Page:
Approximately 60 SLCs are expressed in the mitochondria3. Most of these are members of the SLC25 subfamily, which currently includes 53 transporters17,18. Although several mitochondrial transporters remain orphans, our growing understanding of cellular and mitochondrial metabolism leads us to postulate the existence of yet uncharacterized transporters for specific metabolites19. Among these, the presence and nature of a mammalian mitochondrial nicotinamide adenine dinucleotide, NAD(H), carrier has been controversial20. NAD(H) controls cellular redox state and is a required cofactor for key metabolic pathways such as glycolysis, the tricarboxylic acid (TCA) cycle and one carbon metabolism. Moreover, NAD(H) acts as a substrate for non-redox reactions including deacetylation by sirtuins and post translation modifications by poly(ADP-ribose) polymerases20,21. Previous studies suggested that NAD(H) might be synthetized in the mitochondria from precursors such as nicotinamide22 or nicotinamide mononucleotide (NMN)23. However, recent studies demonstrated that mitochondria can import NAD+24, and that the cytosolic NAD(H) levels affect the mitochondrial pool25, suggesting the presence of a transporter responsible for NAD + compartmentalization20. Moreover, mitochondrial NAD + transporters have been identified in yeast and plants26,27 but no functional ortholog has been yet identified in humans28. Here we show, using an epistasis-driven approach, that the orphan solute carrier SLC25A51 controls the levels of mitochondrial NAD(H) and is the functional ortholog of the yeast mitochondrial NAD+ transporter, therefore identifying it, to the best of our knowledge, as a bona fide human mitochondrial NAD+ transporter.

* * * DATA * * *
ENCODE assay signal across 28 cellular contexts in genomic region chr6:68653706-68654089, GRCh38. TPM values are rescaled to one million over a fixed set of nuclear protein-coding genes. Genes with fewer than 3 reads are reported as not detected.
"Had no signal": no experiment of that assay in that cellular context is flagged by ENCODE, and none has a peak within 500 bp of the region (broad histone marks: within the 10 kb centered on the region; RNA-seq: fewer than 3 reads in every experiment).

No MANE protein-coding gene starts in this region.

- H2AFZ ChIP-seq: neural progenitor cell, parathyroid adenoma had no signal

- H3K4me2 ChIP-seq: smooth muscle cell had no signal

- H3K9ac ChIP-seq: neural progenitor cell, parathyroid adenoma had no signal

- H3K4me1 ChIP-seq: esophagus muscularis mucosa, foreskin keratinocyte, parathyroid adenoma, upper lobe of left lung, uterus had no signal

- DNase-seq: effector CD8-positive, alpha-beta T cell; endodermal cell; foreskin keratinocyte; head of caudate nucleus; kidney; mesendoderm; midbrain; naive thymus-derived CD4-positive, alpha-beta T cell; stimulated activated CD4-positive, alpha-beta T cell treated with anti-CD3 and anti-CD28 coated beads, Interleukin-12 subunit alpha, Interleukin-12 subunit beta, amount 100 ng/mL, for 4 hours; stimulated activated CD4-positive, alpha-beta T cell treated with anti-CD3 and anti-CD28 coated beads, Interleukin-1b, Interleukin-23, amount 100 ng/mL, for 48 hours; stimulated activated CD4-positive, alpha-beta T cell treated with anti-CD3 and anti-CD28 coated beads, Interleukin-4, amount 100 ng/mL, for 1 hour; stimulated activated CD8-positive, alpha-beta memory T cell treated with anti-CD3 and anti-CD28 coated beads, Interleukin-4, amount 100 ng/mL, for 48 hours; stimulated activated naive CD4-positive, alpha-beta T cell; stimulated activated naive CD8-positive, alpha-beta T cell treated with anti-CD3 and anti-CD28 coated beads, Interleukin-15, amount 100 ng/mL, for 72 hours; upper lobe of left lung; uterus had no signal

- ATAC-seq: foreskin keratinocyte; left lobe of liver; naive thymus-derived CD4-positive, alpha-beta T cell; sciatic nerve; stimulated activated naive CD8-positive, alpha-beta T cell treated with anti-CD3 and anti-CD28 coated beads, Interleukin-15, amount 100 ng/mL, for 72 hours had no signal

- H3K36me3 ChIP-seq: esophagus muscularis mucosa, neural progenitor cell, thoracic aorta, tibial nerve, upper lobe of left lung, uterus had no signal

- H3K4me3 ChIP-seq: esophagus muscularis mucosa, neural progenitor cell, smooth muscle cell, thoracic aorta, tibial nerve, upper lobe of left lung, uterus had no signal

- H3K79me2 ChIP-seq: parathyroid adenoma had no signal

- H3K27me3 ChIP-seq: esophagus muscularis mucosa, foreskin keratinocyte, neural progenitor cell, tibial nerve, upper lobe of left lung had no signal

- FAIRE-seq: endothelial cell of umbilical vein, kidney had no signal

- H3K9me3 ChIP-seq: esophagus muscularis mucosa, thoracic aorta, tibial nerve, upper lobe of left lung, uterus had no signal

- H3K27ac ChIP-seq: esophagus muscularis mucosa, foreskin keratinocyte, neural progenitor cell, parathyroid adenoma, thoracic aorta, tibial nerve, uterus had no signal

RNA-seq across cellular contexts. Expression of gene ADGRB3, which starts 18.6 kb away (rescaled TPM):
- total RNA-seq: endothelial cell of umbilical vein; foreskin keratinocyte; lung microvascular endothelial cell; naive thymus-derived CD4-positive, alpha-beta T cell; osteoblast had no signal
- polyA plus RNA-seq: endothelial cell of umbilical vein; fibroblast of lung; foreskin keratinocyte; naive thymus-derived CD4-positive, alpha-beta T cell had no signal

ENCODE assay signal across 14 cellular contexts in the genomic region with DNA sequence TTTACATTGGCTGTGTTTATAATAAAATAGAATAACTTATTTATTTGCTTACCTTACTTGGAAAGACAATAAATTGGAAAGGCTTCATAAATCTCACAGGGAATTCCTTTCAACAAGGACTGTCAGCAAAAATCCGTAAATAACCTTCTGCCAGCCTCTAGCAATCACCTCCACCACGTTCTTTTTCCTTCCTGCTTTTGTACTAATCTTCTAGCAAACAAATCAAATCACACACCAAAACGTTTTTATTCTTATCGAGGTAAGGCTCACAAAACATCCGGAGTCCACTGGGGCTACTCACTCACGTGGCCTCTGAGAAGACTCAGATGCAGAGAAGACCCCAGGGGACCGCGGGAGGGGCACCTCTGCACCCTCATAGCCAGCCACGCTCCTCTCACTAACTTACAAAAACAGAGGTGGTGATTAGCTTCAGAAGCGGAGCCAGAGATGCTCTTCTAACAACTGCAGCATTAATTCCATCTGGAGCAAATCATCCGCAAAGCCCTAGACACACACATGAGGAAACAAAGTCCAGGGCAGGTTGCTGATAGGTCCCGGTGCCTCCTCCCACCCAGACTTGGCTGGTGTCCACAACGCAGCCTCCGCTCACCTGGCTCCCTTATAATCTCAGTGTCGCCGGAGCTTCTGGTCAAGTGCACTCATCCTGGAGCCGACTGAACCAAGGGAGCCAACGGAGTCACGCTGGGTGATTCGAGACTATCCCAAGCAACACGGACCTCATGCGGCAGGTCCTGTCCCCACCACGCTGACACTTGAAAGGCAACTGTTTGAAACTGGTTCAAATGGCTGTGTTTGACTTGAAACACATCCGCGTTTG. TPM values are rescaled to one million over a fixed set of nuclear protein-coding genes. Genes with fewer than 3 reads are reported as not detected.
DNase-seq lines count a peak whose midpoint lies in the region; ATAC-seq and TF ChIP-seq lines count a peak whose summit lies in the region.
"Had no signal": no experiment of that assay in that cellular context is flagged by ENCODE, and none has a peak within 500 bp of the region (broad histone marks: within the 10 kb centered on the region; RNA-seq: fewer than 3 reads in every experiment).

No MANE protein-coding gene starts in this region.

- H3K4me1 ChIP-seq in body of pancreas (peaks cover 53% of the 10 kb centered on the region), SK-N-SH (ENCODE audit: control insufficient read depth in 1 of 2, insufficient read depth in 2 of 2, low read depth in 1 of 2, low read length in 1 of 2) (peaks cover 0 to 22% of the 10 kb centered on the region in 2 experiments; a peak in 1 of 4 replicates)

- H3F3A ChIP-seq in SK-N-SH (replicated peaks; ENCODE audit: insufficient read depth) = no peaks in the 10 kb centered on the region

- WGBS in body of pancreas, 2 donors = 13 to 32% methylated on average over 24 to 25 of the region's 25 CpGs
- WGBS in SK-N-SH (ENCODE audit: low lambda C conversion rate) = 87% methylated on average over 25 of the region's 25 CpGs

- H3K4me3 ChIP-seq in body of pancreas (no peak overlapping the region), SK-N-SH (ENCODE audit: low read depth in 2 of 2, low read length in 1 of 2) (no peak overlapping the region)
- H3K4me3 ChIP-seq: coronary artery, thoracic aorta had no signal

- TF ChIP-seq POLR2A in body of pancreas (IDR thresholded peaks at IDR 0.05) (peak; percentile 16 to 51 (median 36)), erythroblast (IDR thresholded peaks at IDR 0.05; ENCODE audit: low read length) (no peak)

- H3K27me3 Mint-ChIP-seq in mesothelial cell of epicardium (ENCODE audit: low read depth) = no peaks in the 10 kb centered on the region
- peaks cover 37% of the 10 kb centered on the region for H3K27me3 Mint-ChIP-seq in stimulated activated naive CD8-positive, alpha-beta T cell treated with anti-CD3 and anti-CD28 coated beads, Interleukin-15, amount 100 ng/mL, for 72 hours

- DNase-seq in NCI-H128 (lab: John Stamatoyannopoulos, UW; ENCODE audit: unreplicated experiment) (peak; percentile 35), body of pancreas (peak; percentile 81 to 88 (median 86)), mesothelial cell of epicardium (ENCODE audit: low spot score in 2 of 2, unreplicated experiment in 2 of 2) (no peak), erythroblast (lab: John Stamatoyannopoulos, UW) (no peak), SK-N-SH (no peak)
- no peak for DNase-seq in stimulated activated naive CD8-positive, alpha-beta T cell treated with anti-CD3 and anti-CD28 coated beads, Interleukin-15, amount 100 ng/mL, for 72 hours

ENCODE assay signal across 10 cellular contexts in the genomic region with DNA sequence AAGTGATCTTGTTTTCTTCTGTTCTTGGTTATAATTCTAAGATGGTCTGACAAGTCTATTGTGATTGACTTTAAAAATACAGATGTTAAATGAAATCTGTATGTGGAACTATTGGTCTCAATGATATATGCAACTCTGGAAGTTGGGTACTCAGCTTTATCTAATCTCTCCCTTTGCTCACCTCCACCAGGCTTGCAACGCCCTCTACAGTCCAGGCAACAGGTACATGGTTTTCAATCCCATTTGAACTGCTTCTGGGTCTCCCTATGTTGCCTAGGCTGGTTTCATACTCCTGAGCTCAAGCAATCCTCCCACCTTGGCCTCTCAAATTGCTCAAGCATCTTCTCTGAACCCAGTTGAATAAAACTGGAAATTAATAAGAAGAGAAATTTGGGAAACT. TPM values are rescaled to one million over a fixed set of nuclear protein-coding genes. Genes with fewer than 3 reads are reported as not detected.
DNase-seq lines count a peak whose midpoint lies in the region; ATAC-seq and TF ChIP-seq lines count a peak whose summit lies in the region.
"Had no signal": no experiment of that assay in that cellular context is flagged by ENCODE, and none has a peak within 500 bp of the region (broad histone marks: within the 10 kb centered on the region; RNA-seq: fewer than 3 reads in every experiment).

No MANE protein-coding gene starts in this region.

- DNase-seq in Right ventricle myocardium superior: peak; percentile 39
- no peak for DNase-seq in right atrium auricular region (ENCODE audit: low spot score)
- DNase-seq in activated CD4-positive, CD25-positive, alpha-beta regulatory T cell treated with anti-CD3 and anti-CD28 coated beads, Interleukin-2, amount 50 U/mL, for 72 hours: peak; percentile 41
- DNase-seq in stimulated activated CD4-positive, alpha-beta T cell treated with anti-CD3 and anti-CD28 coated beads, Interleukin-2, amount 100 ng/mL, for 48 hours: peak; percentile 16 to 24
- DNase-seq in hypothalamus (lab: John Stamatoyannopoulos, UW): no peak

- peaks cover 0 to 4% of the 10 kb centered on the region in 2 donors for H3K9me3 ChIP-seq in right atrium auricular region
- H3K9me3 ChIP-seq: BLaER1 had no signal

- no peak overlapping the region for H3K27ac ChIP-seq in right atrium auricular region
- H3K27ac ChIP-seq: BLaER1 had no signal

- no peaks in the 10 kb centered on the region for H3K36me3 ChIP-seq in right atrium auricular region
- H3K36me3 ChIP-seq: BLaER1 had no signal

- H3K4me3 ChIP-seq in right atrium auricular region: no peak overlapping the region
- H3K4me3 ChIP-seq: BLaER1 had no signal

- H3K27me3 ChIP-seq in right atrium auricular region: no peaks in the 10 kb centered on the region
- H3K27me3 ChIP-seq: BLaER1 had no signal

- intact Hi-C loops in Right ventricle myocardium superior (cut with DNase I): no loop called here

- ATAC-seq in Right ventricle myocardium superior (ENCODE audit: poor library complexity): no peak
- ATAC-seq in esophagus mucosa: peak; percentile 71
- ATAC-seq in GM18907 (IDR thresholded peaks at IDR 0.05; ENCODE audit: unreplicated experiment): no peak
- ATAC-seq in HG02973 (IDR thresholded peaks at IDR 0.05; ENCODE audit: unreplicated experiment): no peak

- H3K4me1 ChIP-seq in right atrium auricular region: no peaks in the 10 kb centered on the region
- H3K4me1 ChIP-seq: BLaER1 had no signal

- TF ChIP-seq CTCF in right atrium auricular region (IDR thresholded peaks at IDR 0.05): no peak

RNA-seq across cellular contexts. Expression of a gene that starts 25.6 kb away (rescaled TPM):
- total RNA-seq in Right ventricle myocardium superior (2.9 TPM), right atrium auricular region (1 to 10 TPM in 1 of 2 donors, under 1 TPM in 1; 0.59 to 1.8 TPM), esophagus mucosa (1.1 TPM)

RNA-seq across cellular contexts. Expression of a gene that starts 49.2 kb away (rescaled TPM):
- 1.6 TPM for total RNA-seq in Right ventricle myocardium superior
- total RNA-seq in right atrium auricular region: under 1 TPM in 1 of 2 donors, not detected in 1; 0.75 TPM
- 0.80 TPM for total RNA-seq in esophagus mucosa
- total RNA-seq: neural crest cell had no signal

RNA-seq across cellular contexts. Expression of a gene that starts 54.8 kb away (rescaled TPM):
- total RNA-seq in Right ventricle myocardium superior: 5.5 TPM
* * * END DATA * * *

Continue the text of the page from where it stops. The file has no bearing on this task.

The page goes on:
A genetic interaction network for the orphan gene SLC25A51 suggests a role in redox and one carbon metabolism
Within the SLC genetic interaction dataset (Fig. 1a)13, the strongest interactions involved a small network of transporters centered around the orphan gene SLC25A51, encoding for Mitochondrial Carrier Triple Repeat 1 (MCART1, Fig. 1b). We observed a strong negative interaction of SLC25A51 with the main glucose transporter expressed at the plasma membrane, SLC2A1/GLUT1, a major regulator of glycolytic metabolism29, suggesting a potential role of SLC25A51 in cellular energetics. Moreover, we observed negative interactions with the methionine transporter genes SLC7A5 and SLC43A2, as well as the paralog SLC43A3, which has been reported to transport nucleosides and play a role in the purine salvage pathway30. These connections, together with the strong positive interactions observed with SLC7A11 and SLC3A2, encoding the subunits of the heterodimeric glutamate/cystine transporter xCT31 and an important regulator of the methionine cycle and of glutathione production, suggested a potential link of SLC25A51 with one carbon and redox metabolism.